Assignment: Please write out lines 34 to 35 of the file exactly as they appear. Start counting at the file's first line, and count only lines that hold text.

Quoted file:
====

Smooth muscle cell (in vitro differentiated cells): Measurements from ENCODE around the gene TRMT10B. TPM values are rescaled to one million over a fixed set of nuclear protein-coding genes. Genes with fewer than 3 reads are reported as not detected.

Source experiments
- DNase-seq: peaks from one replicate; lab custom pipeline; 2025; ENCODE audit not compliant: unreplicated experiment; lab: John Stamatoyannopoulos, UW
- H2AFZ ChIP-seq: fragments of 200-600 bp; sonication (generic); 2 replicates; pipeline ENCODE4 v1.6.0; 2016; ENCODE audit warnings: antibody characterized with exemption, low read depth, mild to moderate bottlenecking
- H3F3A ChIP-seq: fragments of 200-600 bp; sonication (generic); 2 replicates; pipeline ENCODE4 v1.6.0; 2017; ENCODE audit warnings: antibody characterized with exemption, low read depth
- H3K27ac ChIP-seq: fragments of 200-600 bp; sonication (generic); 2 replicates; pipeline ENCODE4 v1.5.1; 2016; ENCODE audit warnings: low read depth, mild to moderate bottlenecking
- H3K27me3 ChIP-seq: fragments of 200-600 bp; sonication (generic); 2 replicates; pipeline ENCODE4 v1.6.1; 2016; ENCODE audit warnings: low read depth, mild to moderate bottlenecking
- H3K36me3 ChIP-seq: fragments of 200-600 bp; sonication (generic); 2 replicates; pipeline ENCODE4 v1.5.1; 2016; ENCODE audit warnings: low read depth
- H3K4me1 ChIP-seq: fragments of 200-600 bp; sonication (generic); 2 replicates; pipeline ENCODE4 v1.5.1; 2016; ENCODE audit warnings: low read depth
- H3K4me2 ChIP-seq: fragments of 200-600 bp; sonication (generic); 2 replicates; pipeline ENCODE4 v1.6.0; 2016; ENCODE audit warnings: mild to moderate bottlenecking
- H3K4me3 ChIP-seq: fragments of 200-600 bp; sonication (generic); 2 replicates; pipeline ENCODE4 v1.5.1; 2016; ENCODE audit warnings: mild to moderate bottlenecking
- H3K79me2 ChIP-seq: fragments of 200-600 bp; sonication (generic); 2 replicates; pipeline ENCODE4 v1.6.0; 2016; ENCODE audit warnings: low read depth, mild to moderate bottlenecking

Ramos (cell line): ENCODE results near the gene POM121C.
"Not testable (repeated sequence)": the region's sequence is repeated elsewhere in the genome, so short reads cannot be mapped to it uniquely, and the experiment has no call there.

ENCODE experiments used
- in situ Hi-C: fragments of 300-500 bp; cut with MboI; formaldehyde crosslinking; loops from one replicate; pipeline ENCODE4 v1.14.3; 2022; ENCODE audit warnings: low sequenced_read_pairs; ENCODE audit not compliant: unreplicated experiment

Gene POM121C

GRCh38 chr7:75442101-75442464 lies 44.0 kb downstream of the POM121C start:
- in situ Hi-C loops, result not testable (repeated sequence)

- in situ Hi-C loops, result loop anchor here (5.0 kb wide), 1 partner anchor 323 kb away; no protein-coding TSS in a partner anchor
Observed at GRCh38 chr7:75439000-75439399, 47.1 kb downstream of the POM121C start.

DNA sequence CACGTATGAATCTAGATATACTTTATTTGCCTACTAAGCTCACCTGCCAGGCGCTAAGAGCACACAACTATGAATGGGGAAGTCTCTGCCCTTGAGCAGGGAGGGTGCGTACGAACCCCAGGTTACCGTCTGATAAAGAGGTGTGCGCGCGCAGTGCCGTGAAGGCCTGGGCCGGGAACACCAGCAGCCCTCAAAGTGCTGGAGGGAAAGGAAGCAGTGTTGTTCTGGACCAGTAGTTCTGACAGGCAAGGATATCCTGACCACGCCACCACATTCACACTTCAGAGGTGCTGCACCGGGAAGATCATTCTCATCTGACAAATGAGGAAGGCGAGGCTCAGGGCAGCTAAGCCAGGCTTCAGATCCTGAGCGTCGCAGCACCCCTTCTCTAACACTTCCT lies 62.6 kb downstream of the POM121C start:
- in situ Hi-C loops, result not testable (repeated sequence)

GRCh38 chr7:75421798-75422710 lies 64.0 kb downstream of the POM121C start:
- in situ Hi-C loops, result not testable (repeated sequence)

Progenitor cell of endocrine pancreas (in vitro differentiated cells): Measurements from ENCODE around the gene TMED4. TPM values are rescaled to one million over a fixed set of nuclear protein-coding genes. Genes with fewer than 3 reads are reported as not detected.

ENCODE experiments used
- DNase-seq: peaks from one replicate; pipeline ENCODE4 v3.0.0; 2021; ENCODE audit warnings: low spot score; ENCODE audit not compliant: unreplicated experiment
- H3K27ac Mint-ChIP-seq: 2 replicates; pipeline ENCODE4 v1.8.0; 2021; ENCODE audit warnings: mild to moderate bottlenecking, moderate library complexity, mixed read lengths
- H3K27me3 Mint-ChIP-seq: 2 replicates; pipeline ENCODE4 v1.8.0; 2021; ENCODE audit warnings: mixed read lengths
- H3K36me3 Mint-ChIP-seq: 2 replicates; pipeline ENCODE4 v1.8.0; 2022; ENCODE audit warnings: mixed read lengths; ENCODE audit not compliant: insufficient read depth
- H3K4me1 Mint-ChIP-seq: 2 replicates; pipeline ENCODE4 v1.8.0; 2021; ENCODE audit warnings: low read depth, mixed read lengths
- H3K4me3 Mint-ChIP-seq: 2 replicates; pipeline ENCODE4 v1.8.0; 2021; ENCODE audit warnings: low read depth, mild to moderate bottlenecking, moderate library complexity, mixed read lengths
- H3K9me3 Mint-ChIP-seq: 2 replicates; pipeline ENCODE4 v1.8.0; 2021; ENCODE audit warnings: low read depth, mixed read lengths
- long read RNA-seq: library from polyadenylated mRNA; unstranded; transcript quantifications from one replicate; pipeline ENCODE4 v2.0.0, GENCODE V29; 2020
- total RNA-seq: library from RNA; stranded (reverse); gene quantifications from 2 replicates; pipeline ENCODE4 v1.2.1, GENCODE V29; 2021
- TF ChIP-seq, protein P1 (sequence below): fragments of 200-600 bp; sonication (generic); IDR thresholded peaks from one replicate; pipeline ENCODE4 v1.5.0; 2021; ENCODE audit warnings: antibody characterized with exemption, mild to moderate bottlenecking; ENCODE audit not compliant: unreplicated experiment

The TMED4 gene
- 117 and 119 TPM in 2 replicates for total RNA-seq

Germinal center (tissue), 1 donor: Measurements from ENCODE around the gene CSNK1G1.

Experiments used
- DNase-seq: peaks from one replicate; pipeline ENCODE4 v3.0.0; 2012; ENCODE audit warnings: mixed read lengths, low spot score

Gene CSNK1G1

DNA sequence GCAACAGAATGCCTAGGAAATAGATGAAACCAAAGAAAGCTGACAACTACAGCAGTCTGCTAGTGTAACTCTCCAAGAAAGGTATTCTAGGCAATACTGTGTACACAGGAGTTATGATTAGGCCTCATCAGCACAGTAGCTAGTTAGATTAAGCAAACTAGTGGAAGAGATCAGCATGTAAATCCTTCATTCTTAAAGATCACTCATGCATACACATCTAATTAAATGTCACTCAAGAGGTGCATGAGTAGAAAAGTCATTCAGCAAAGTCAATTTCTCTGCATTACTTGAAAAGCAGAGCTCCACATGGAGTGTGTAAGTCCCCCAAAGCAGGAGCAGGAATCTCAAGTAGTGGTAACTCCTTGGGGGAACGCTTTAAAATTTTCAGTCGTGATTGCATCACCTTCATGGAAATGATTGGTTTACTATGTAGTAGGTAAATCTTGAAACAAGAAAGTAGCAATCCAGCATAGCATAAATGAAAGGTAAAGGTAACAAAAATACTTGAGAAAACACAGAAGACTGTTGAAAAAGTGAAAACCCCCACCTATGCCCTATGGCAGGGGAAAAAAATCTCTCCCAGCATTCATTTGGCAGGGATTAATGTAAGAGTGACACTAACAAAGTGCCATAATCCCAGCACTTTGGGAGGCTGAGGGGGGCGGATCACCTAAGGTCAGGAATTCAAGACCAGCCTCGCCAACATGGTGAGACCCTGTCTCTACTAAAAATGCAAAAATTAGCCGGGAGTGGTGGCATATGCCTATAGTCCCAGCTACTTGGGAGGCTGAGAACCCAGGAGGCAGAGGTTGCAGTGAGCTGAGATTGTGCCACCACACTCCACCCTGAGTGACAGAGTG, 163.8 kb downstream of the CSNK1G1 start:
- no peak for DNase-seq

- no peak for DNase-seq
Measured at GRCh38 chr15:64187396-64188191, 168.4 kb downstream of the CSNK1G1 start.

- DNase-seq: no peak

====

- H3K9me3 Mint-ChIP-seq: 2 replicates; pipeline ENCODE4 v1.8.0; 2021; ENCODE audit warnings: low read depth, mixed read lengths
- long read RNA-seq: library from polyadenylated mRNA; unstranded; transcript quantifications from one replicate; pipeline ENCODE4 v2.0.0, GENCODE V29; 2020